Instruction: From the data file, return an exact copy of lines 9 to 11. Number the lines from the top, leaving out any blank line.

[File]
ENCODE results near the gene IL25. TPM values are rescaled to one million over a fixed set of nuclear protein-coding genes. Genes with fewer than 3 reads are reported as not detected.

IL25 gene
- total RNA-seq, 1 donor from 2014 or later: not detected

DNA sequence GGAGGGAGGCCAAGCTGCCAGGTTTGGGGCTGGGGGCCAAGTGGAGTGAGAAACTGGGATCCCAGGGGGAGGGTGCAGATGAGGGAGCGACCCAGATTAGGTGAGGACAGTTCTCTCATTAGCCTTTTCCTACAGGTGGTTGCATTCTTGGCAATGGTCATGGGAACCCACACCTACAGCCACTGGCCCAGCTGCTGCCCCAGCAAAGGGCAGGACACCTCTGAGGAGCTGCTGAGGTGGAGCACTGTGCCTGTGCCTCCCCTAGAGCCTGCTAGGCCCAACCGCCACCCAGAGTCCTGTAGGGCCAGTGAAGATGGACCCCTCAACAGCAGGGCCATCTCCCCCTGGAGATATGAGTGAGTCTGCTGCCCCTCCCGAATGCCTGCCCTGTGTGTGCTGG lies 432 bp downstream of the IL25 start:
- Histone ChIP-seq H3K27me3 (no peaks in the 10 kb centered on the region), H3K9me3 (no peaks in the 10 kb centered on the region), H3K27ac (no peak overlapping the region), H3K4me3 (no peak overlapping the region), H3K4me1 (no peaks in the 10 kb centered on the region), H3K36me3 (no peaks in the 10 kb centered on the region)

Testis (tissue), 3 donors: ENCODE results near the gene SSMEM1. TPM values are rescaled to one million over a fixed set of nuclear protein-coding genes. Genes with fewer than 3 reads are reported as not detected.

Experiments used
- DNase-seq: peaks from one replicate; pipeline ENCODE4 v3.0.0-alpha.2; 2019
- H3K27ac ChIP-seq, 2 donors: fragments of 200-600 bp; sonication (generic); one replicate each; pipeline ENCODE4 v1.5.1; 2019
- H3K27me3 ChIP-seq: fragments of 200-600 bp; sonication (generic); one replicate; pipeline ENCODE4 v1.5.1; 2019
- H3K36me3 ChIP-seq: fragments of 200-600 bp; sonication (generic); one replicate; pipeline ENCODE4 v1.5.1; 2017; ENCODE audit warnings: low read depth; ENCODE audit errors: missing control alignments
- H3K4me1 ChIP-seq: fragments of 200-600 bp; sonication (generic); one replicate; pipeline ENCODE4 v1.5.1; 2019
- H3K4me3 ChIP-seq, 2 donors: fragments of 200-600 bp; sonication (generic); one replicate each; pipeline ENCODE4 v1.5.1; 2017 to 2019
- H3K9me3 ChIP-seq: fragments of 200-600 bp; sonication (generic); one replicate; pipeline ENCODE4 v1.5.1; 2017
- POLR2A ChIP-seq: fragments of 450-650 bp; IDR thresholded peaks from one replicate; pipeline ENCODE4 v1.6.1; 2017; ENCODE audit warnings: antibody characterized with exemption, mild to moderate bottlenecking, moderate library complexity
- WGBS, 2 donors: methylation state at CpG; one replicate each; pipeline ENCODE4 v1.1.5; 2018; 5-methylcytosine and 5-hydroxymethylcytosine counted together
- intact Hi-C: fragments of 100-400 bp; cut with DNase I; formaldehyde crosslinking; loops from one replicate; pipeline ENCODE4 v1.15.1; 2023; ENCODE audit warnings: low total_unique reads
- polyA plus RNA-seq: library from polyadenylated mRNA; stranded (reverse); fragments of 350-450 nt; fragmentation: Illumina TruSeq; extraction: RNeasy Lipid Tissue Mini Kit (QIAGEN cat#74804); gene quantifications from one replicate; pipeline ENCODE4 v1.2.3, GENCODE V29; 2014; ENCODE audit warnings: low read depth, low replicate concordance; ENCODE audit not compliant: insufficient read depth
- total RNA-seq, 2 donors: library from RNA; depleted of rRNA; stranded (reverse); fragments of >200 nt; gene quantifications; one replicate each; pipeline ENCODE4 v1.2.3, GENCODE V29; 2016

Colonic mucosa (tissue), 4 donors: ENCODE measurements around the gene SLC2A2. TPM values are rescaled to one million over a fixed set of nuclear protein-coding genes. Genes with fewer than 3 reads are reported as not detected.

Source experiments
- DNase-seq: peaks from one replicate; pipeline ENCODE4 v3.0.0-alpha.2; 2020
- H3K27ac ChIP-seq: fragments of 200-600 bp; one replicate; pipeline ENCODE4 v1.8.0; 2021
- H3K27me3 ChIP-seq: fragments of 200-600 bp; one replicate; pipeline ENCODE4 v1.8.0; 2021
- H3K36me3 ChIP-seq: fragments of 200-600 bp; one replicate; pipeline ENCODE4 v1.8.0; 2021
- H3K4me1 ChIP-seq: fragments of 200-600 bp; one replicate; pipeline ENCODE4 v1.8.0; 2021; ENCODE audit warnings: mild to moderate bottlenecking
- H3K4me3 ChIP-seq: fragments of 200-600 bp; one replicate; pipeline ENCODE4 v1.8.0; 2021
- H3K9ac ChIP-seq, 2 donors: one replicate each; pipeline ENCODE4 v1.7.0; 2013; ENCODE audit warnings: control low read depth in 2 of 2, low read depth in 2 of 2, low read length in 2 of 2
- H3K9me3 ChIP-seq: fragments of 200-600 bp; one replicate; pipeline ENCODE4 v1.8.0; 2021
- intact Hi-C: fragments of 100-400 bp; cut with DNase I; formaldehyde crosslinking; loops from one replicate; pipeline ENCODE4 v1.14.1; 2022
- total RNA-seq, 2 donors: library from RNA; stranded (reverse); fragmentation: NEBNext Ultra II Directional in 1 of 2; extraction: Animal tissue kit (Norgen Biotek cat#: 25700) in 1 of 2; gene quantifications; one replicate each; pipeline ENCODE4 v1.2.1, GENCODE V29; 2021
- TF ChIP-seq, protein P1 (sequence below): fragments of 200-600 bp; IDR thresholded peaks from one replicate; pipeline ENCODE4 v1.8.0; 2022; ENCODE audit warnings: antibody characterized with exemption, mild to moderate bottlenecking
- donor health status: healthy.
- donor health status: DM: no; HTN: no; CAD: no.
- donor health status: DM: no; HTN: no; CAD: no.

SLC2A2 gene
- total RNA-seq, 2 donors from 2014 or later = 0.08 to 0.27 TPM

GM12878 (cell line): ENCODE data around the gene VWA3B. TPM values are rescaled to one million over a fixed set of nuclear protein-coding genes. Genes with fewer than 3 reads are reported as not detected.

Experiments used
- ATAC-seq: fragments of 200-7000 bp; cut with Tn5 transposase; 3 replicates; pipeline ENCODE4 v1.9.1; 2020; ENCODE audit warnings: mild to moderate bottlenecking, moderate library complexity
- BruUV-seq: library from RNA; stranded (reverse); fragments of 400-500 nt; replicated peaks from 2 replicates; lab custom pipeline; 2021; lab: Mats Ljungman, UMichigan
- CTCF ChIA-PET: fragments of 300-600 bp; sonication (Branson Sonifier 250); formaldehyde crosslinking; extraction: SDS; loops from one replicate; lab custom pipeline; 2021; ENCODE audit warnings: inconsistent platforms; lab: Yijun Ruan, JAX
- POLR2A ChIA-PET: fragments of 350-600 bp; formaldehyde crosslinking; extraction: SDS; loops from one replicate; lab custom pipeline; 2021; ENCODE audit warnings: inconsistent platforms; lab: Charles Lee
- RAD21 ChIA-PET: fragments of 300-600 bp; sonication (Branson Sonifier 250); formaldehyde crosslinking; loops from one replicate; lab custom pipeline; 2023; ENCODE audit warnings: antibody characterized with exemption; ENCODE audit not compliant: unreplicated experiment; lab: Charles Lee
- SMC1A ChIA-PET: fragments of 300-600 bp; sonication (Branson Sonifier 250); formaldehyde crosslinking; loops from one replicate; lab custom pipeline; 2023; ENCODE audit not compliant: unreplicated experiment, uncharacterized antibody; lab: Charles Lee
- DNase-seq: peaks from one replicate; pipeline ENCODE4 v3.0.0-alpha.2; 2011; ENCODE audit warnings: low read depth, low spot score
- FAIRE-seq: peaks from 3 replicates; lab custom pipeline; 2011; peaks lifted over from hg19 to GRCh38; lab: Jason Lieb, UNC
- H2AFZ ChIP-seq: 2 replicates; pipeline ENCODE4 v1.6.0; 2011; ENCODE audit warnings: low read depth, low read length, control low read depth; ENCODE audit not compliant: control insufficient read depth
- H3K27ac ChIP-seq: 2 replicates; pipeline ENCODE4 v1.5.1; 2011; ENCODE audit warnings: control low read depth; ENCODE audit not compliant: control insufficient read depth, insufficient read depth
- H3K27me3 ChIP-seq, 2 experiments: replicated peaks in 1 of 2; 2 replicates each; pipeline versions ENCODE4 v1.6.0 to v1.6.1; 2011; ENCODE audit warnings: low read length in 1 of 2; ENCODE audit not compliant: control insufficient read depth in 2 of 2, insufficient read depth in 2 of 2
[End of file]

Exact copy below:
- H3K27ac ChIP-seq, 2 donors: fragments of 200-600 bp; sonication (generic); one replicate each; pipeline ENCODE4 v1.5.1; 2019
- H3K27me3 ChIP-seq: fragments of 200-600 bp; sonication (generic); one replicate; pipeline ENCODE4 v1.5.1; 2019
- H3K36me3 ChIP-seq: fragments of 200-600 bp; sonication (generic); one replicate; pipeline ENCODE4 v1.5.1; 2017; ENCODE audit warnings: low read depth; ENCODE audit errors: missing control alignments